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  • Seat of the Municipal Archaeological Museum, Massa Marittima.zoom in altra finestra
  • Panoramic view of Massa Marittima.zoom in altra finestra

Museo Civico Archeologico [Civic Archaeological Museum]

Overlooking one of the loveliest plazas in Italy, the Palazzo del Pretorio has housed the Massa Marittima Archaeological Museum since 1867. The first information on the Palazzo is found, according to the local historian Luigi Petrocchi, in a "contract stipulated in 1231 between the Podestà of the time and a certain Jacobo, a Lombard master marble-worker". The austere palazzo built of travertine, enlivened by mullioned windows and coats of arms, still conserves on its facade the metal bar known as the "step", utilised since 1586 as one of the Commune's standard units of measurement.

Although the Museum's importance is basically historical-archaeological, elements of notable scientific interest are to be found in its collections. On the ground floor, in fact, in addition to a historic collection of archaeological findings, there is a fine group of ceramic materials coming from the local antique pharmacy "Dr. Bernardino Mencacci": in particular, decorated jars, bearing inscriptions of the medicinal substances they contained (Wormwood, Bolus, Senna), along with some sixteenth-century pharmaceutical albarellos (some of the objects will be moved to the new museum of religious art at San Pietro all'Orto).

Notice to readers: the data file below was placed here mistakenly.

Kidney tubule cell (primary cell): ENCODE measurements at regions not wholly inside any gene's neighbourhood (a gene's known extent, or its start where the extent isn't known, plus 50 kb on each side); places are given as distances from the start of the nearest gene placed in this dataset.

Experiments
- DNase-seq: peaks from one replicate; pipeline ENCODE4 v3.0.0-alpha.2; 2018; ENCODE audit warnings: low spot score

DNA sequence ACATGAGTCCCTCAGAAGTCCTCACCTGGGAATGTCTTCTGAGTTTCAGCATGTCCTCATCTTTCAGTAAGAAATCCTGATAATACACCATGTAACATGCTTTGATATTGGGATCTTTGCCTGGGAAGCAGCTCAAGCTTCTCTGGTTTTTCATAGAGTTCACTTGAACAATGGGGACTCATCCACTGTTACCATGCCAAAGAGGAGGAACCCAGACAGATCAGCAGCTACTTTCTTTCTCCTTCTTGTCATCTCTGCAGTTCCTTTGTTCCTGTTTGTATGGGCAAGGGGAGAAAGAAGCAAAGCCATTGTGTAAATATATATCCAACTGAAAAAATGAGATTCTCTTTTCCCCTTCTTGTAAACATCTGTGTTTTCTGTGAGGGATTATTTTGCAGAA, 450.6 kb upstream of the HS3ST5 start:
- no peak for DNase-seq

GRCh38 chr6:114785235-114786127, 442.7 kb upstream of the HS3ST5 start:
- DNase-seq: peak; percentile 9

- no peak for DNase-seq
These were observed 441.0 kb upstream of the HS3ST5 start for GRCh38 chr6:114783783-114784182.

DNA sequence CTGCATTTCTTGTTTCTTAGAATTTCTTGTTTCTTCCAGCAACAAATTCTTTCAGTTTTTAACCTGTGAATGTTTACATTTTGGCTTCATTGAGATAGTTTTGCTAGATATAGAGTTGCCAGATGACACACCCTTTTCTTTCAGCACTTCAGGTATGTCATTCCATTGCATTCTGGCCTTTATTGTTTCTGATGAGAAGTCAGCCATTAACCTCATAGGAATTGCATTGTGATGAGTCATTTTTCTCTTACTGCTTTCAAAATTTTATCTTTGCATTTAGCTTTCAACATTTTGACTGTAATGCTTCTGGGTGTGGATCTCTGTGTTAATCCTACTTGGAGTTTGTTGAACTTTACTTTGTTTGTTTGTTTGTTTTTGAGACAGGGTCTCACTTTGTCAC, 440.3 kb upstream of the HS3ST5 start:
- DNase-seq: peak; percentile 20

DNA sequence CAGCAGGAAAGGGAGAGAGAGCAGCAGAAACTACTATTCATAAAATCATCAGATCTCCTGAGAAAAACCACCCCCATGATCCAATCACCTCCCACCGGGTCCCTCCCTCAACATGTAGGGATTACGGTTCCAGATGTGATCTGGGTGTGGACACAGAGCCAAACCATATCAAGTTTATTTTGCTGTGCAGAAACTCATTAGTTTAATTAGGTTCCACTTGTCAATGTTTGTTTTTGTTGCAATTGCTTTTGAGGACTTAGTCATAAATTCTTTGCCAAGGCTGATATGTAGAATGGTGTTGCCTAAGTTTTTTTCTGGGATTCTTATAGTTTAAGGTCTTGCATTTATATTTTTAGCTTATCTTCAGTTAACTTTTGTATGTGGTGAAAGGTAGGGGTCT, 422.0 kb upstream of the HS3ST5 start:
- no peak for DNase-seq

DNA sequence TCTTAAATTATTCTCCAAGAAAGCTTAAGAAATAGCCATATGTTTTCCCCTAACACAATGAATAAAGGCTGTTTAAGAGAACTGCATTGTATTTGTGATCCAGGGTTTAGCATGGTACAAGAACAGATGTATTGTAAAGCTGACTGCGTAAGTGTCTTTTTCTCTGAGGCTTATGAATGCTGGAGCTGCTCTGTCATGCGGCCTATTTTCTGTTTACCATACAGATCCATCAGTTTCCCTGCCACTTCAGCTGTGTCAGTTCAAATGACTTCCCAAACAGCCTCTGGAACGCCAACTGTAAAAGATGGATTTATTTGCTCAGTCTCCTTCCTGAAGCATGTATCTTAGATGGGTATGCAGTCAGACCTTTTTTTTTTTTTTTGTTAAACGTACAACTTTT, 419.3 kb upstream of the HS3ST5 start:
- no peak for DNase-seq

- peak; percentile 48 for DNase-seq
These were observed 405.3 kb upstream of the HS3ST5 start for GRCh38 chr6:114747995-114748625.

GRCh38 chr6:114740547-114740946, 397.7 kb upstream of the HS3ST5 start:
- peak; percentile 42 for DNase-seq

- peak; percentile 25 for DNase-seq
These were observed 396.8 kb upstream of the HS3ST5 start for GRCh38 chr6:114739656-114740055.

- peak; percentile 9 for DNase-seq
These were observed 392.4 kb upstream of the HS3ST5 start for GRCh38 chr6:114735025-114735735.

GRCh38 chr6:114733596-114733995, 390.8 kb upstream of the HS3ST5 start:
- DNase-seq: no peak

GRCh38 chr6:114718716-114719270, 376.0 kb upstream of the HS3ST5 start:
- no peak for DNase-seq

On the upper floors are archaeological materials coming from the research conducted from 1980 to the present at the nearby Lake of Accesa. Vases, jewellery and utensils for spinning, accompanied by explanatory panels and plastic models, illustrate the daily life of the ancient village.

In addition to learning about Etruscan building techniques, visitors are introduced to the difficult art of weaving in the ancient world, thanks to a loom carefully reconstructed on the basis of archaeological findings and iconographic models. It is a straight loom, made of oakwood, and equipped with the terracotta weights (originals) that served to stretch the threads downward. During an exhibition held in Prato in 1996, the loom's operation was tested by using it to weave a piece of linen cloth, with thread count and weft density similar to that of some fragments of fabric found in Etruscan tombs.


Texts by Elena Fani

English translation by Catherine Frost

Last update 07/gen/2008